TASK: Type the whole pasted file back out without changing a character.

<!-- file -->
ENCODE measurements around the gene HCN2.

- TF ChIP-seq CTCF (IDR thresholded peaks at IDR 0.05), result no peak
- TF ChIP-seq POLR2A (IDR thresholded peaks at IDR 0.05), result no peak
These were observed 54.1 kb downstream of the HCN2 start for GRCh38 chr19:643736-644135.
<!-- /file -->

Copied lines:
ENCODE measurements around the gene HCN2.

- TF ChIP-seq CTCF (IDR thresholded peaks at IDR 0.05), result no peak
- TF ChIP-seq POLR2A (IDR thresholded peaks at IDR 0.05), result no peak
These were observed 54.1 kb downstream of the HCN2 start for GRCh38 chr19:643736-644135.